Sweetness can be measured. In the Brix scales of sweetness, one Brix degree is a gram of sugar in 100 grams of solution. Mangoes are between 6 and 14 Brix degrees, much as the same as avocado, while pineapples are sweeter with between 14 and 22 Brix degrees. The energy value of a 100 gram serving of a Julie mango is 250 kJ (or 60 kcal).

Mangoes occupy a unique place in the royalty of fruit, as symbols, and as a traditional medicine. The Mangifera indica tree originated on the Malay peninsula and has been grown in much of Asia for several centuries; India is a major producer. “Mango” comes from a Dravidian word, “svay” is their name in Cambodia. Mango is the national fruit of India, Pakistan and the Philippines and the national tree of Bangladesh. It symbolises life and happiness in Indian religions. The perfectly ripe mango was held by Lord Ganesha as a symbol of attainment. In Sanskrit, the mango tree is one of the kalpavriksha – a wish-granting tree. It is said that Buddha himself meditated in groves of shady mango trees in Amrapali. The Great Chronicle of Ceylon described how the island now named Sri Lanka converted to Buddhism following discussions about mango trees between the island’s King Tissa and Price Mahinda.

And then there is the Paisley pattern. There have probably been several origins of this curved tear-drop design, known in the Punjab as “ambi” (mango), or “carrey” (mango seed) in Pakistan. Similar mango-shaped patterns have been found on Celtic shields from the British isles. The pattern became popular in the middle ages in Iran, from where traders carried it to Europe. The name is linked to the Scottish town of Paisley, where the use of mechanised looms with cards for automation allowed industrial scale weaving of patterned shawls with multiple colours to resemble those from the Middle East. Paisley designs have been intermittently popular: the pop-star Prince sang of “Paisley Park” and created the “Paisley-Park” record label.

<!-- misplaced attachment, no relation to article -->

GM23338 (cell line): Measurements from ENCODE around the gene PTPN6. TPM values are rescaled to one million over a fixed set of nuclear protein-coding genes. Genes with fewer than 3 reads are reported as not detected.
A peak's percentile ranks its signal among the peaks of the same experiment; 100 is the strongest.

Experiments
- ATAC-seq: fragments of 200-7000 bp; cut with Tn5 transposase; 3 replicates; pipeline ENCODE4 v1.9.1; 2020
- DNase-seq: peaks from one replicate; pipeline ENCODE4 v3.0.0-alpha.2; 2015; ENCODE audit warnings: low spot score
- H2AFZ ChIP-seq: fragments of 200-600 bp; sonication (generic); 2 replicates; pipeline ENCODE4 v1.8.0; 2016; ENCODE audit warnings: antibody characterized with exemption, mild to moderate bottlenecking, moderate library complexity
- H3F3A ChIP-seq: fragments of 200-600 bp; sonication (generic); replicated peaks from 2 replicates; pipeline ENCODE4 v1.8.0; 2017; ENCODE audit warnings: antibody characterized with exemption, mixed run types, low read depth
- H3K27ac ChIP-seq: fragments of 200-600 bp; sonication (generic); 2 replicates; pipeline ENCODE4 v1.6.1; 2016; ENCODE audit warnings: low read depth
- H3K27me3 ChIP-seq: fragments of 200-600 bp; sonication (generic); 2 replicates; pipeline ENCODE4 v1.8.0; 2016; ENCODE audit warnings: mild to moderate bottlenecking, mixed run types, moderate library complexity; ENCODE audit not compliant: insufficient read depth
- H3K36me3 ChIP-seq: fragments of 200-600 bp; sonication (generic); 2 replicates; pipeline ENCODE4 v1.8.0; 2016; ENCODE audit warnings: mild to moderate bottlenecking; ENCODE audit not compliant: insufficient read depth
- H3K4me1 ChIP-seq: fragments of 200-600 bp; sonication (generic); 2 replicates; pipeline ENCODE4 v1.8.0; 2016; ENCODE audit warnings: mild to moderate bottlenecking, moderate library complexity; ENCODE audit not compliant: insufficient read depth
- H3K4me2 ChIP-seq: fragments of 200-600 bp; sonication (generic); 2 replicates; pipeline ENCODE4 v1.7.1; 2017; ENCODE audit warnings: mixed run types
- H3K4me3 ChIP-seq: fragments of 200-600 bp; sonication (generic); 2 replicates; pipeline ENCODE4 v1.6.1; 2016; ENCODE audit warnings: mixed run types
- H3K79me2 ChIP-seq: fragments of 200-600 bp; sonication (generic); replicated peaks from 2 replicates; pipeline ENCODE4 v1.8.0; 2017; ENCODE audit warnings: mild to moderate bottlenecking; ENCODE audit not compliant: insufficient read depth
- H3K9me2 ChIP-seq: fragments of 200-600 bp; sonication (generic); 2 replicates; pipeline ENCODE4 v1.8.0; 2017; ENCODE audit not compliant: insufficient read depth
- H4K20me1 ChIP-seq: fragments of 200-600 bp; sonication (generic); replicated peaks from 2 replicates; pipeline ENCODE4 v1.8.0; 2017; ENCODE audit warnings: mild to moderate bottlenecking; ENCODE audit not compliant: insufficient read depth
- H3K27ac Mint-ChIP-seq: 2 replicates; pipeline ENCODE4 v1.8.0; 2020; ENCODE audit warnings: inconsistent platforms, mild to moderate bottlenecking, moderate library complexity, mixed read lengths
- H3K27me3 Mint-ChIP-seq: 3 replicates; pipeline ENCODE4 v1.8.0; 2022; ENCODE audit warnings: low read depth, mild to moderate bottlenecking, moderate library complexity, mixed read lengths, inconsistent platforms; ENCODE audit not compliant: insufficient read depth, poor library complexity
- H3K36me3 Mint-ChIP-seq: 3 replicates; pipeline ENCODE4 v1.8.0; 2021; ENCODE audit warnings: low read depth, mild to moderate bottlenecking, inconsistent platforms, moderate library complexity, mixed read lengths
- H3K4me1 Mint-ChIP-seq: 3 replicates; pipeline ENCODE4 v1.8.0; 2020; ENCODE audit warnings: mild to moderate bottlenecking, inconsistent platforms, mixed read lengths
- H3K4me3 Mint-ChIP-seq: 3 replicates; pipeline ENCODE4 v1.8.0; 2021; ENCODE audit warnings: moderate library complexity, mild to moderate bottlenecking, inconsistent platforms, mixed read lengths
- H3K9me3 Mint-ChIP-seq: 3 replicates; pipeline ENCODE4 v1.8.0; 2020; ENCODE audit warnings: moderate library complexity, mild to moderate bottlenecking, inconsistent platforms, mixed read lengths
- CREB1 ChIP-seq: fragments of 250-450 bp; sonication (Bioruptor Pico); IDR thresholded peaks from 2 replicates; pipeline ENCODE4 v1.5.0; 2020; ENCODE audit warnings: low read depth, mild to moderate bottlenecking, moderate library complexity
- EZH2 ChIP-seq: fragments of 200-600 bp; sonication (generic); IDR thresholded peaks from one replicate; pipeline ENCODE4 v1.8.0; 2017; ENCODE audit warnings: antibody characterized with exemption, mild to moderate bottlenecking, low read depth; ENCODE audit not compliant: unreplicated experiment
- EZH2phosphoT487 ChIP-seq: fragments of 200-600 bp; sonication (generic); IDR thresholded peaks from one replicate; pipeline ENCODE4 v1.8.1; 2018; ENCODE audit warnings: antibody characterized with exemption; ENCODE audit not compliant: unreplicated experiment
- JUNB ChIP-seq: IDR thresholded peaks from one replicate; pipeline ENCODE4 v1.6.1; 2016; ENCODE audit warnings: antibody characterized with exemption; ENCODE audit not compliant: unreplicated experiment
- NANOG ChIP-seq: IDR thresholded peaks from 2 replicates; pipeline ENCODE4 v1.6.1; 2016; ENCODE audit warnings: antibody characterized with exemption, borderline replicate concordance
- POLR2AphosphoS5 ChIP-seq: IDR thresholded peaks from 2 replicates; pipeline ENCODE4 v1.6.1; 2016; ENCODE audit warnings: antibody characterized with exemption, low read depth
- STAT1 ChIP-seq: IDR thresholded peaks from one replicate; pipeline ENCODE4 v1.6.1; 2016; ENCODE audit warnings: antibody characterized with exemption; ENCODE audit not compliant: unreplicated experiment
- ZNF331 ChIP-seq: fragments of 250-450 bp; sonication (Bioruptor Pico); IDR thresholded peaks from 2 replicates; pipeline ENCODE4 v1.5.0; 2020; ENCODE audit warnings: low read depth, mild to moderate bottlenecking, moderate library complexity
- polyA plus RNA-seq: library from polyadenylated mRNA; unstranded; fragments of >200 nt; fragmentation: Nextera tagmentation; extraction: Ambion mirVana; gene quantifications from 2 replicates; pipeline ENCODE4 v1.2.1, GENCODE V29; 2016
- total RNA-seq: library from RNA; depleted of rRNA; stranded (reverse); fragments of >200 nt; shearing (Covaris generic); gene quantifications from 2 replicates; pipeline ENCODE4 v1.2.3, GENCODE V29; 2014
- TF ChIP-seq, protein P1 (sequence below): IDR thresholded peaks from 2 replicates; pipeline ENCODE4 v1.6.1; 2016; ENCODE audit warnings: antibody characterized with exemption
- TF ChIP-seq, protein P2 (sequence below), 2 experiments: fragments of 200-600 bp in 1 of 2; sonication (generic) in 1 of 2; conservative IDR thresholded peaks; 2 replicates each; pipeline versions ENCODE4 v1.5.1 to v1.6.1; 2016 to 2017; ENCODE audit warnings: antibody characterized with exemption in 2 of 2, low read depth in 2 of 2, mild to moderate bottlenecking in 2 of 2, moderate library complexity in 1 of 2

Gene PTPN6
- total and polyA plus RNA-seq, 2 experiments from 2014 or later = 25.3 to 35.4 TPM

Mangoes were brought to the Caribbean in the 17th century. Breeding mango trees in South Florida has been particularly productive. For example, the Hayden tree was planted there in 1902 – the majority of grocery mangoes in the United States can be traced back to this specimen, which itself originated from Tamil Nadu in India. Hayden was crossed with another Indian cultivar, the Brooks tree, to produce the Kent mango in 1932 – this tree is still standing too. Mango trees can live for 300 years. Globally, over 1000 cultivars of mangoes are grown; their names span alphabets of several languages. Alice, Alphonso, Bombay, Carrie, Chaunsa, Duncan, and Fazli, Julie, Heidi, Kent, Madame Francis, Nam Doc Mai, and Tommy Atkins; Valencia Pride – names that scan like a great deck of tasty jewels.

Not everyone likes mangoes, or their trees. The bark, leaves and fruit can irritate the skin. Mangifera belong to the botanical family that includes poison ivy, poison oak and the Japanese laquer tree. All contain urushiol that can cause dermatitis. Pistachios, cashews, mombin and the African marula also belong to this group but are less likely to irritate.

So if you wish to treat anaemia, make a salad, enjoy a lassi, dessert, yin tonic, chutney, pickle, jam or just drip indulgent juices, there are many reasons to eat a little more mango, regularly. And you might just be able to sprint faster too.